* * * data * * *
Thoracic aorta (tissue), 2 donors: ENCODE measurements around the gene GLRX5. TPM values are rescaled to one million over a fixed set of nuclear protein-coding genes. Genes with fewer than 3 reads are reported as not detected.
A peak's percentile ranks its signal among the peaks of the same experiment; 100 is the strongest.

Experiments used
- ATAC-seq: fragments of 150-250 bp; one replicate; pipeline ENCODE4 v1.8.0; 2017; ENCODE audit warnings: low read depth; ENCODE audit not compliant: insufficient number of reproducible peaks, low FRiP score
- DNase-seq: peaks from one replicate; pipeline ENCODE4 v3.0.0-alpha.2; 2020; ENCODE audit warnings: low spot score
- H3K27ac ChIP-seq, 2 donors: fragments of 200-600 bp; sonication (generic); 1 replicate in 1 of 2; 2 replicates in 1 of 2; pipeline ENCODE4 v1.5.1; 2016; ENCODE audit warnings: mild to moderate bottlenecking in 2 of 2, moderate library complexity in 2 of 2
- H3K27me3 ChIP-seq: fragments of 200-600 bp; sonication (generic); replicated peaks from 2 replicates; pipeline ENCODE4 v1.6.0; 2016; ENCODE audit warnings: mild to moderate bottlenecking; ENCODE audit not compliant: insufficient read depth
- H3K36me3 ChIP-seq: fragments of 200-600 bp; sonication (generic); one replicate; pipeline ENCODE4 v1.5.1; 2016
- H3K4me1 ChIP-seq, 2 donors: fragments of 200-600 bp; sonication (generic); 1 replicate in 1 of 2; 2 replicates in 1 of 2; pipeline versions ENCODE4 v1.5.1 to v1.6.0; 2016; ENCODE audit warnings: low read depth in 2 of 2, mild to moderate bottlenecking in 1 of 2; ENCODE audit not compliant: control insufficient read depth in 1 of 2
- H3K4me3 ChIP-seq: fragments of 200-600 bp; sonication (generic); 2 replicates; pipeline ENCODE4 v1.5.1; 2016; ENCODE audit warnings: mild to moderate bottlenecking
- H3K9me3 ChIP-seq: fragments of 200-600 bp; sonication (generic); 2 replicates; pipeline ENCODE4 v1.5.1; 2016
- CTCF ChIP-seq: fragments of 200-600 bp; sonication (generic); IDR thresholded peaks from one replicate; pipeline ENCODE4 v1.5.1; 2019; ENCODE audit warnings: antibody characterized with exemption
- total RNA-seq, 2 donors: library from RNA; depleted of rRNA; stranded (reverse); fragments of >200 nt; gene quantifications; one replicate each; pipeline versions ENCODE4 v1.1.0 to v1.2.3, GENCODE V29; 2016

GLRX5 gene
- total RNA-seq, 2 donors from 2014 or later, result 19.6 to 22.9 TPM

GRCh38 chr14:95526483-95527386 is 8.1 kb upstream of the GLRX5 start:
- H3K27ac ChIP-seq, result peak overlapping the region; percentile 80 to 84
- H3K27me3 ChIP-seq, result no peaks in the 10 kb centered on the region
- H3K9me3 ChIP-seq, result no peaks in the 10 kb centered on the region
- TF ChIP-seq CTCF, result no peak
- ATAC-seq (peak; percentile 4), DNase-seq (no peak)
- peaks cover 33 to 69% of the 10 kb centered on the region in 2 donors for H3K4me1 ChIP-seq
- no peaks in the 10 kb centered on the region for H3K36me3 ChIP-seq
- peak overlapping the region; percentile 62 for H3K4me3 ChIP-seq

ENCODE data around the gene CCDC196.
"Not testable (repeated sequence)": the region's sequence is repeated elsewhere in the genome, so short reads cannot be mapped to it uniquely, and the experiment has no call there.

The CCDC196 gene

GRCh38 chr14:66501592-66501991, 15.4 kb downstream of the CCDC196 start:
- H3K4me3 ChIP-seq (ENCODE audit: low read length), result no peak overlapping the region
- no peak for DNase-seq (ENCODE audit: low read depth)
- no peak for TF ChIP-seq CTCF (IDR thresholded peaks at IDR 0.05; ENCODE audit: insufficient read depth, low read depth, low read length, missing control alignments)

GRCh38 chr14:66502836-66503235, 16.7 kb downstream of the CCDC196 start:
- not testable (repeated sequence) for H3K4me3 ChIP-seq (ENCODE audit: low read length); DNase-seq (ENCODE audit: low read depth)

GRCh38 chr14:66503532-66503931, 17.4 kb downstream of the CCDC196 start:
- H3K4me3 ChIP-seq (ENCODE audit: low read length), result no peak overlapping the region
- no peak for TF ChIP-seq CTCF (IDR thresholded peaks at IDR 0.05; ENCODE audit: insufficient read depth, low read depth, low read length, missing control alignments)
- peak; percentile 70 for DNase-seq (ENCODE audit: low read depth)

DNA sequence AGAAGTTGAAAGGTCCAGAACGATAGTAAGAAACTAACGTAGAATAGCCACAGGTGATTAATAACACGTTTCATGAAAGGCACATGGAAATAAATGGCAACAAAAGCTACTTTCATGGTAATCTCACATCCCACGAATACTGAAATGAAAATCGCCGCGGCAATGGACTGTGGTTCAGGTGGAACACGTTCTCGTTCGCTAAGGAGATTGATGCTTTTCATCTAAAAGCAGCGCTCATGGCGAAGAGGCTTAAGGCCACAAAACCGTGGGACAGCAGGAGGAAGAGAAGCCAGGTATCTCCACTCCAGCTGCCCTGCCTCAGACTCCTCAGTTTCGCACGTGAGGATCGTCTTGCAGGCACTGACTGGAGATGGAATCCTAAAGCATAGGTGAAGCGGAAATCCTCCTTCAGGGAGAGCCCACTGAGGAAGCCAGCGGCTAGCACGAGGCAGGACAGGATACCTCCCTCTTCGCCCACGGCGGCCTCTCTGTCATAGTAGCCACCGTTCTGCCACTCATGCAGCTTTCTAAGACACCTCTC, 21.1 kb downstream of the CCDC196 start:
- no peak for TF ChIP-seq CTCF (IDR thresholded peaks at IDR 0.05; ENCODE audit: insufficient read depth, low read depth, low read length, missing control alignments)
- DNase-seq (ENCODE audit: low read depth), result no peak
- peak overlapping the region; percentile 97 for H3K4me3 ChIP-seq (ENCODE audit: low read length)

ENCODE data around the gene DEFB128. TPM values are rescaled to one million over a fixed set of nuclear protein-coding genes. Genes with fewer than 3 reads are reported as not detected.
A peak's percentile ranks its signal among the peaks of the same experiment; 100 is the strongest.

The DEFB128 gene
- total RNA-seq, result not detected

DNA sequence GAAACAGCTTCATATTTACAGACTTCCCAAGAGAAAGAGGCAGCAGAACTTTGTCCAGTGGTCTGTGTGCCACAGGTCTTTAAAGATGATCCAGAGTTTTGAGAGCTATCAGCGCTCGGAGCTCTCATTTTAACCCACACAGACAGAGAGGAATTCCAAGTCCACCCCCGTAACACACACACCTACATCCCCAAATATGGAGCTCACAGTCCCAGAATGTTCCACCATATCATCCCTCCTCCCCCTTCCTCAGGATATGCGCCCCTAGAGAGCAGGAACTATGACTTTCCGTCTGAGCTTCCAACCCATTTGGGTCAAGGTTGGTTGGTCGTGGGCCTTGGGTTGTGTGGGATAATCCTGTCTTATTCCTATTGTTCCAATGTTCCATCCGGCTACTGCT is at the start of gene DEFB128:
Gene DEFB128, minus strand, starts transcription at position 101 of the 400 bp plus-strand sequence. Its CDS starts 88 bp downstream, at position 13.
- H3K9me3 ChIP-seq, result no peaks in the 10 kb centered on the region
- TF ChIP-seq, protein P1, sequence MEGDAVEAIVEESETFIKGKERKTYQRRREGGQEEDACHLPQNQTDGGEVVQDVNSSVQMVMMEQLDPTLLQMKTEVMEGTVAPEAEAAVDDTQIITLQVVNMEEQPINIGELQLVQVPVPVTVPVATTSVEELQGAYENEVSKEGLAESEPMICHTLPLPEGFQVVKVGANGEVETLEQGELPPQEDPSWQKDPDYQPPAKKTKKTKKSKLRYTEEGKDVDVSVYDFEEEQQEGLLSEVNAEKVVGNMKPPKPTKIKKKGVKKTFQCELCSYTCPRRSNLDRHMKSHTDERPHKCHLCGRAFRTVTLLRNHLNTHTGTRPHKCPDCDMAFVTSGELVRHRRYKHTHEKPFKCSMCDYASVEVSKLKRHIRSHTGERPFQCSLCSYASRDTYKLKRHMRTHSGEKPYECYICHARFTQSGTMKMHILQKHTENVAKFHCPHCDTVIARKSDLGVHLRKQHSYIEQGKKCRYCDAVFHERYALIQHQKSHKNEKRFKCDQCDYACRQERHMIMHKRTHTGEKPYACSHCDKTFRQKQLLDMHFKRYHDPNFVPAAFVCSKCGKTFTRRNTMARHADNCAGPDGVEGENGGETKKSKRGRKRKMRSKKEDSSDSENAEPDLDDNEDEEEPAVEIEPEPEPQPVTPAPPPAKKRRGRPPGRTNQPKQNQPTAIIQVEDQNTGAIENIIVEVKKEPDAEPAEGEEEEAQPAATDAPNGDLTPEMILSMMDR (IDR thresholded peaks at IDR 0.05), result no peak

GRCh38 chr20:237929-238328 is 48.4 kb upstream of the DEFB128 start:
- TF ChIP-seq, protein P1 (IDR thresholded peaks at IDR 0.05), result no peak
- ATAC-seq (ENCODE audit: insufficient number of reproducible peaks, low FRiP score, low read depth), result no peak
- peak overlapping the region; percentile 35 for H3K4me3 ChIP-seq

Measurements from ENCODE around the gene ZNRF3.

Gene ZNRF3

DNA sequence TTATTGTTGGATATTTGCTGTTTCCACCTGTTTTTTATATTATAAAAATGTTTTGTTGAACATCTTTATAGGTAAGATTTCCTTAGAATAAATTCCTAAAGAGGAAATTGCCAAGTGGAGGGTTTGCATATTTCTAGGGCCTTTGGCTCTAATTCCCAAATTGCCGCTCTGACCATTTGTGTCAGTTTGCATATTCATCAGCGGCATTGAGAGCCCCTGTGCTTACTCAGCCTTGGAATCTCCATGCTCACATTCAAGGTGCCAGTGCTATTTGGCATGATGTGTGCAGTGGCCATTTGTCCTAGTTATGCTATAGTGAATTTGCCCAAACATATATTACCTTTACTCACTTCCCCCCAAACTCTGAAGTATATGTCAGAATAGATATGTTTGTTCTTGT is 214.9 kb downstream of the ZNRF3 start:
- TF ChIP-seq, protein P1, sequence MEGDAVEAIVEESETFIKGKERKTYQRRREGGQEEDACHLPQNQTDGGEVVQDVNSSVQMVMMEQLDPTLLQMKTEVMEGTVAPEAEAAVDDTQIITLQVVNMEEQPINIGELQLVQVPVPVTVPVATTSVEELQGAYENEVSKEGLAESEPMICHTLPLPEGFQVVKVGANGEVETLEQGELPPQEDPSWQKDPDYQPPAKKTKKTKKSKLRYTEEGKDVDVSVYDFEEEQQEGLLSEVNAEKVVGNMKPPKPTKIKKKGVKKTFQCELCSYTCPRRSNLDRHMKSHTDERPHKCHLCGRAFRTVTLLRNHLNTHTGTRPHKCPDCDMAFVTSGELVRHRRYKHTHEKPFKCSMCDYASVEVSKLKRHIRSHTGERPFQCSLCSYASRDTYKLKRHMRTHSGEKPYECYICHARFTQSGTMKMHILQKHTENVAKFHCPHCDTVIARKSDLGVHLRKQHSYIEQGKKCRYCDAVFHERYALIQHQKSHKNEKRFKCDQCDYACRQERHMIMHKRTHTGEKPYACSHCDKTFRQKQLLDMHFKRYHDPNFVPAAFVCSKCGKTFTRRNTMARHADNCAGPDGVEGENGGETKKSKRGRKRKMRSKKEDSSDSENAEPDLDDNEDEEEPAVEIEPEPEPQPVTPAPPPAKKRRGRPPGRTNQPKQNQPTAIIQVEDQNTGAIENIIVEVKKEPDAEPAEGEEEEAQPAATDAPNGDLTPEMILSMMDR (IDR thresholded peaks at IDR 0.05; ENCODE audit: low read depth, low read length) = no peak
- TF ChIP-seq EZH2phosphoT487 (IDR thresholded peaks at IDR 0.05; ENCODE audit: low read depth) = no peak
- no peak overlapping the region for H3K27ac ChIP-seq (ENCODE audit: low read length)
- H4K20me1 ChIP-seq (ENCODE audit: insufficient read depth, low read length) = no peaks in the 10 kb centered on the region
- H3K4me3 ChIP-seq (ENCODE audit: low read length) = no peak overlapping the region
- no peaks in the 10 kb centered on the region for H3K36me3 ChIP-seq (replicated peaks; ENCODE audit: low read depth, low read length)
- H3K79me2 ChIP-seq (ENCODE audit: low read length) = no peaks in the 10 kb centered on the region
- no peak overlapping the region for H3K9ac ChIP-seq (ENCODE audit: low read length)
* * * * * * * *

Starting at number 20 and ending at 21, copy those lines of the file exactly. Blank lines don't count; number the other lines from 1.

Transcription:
- TF ChIP-seq CTCF, result no peak
- ATAC-seq (peak; percentile 4), DNase-seq (no peak)